Employment law is constantly changing, both in terms of legislation and when new case law develops. We can advise you of significant developments when they occur, summarising what you need to know in our clear, user-friendly email updates. As always, we will be focused on how the law will affect your workplace in practice, so that you can be best equipped to deal with any changes.
In our February ebulletin, we reported that the Bribery Act 2010 was due to come into force on 6 April 2011, but had been delayed. It will now come into force on 1 July 2011, with guidance notes and a quick start guide to assist employers understand their obligations. Announcing the guidance for the... read more »
Although it had been intended for some time that the right to request flexible working would be extended to cover parents and carers of all children under 18 from 6 April 2011, the Government announced on 18 March 2011 that this change would not be brought in after all. The change would only have... read more »
After considerable confusion caused by the Government issuing a set of transitional provisions which meant that employees already over 65 could no longer be retired, whereas those reaching 65 between April and September could be, a revised draft of the transitional provisions was issued on 1 March 2011. These come into force on... read more »
The new rights to paternity leave have already begun, for some – they apply to parents of babies due on or after 3 April 2011, regardless of when the baby is born. The extension of paternity leave to a maximum of 6 months has attracted a lot of media coverage, but it is... read more »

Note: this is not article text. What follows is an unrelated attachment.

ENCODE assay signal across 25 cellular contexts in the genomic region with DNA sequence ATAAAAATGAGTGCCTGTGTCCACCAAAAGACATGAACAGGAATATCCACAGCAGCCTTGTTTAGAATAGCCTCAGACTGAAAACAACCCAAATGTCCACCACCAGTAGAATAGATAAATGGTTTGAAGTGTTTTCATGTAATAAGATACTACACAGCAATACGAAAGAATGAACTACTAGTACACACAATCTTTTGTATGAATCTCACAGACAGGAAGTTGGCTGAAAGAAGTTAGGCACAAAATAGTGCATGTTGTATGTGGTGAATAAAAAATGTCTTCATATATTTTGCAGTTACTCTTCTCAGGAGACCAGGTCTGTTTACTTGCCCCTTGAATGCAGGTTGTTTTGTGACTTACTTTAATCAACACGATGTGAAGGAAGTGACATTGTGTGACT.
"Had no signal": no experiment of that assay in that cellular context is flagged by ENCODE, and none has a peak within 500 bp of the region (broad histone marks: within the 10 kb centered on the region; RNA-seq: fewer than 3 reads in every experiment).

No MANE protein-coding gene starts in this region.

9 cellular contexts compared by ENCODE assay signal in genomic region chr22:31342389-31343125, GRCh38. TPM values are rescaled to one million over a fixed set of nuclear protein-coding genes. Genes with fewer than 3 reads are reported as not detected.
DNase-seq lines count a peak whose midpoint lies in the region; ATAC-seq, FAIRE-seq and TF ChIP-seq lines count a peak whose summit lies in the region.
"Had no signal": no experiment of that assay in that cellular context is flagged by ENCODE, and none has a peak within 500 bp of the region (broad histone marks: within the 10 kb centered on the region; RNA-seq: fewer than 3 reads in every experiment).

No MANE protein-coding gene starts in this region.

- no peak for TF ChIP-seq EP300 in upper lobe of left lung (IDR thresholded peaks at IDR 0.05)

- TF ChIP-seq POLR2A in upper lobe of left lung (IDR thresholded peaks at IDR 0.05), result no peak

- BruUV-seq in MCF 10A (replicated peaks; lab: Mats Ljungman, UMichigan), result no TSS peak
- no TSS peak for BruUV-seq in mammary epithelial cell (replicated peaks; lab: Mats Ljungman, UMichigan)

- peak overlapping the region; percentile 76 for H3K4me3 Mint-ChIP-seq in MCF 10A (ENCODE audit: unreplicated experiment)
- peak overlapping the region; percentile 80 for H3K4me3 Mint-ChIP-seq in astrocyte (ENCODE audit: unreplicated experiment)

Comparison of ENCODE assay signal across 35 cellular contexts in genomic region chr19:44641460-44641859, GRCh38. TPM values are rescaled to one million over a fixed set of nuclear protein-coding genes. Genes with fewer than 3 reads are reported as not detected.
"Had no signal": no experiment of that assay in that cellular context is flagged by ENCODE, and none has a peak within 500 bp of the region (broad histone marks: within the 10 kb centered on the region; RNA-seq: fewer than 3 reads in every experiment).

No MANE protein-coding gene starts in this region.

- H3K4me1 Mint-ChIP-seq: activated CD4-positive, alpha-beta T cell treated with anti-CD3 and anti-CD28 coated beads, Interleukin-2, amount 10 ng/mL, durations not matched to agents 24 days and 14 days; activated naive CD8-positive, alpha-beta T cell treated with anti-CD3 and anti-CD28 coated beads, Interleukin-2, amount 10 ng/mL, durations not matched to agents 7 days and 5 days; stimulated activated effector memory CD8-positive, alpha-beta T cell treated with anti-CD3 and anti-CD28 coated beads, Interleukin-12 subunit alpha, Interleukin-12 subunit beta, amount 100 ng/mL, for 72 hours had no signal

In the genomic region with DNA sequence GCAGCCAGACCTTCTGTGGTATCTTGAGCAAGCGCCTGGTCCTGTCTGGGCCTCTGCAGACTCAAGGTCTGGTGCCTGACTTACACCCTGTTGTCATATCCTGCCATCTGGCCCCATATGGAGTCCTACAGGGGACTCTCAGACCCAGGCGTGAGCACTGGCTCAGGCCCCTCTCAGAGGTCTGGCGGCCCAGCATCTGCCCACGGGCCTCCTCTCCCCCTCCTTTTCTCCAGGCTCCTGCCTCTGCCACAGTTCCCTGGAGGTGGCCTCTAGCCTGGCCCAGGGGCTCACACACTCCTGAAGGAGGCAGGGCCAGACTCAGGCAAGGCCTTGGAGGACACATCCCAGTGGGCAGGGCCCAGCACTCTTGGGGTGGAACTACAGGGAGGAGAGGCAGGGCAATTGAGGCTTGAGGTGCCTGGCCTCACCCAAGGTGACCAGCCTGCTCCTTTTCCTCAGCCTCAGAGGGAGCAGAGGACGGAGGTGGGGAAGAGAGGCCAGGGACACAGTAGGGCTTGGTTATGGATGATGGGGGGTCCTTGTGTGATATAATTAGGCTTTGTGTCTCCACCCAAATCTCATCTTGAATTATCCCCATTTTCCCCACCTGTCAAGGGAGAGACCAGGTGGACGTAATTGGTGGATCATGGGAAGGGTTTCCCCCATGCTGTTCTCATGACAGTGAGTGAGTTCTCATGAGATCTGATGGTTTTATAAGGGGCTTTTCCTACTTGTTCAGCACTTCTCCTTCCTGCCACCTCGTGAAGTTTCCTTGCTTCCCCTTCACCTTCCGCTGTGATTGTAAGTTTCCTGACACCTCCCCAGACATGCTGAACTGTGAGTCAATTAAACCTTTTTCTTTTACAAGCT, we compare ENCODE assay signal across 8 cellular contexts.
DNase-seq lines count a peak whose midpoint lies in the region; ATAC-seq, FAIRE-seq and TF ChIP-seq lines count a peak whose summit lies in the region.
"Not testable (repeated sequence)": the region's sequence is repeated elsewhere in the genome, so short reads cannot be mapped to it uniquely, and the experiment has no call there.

The recent story of an employee who was paid £2,000,000 instead of his usual salary of £2,000 may be extreme, but overpayments of wages or expenses are by no means unusual. Overpayments can result from many different situations, but often they are a genuine error on the part of the employer. So what... read more »
Of course, it is impossible for an employer to keep a tab on the actions of every one of its employees and what’s happening in the workplace all day, every day. Yet, where an employee behaves inappropriately and such behaviour might give rise to a discrimination claim, the employer can be held responsible... read more »
From 1 February 2011 the statutory maximum amount of a week’s pay for calculating redundancy pay and the basic award for unfair dismissal increases from £380 to £400. The maximum statutory redundancy pay will therefore increase to £12,000 for an older worker with 20 years’ service or more. The maximum compensatory award in most... read more »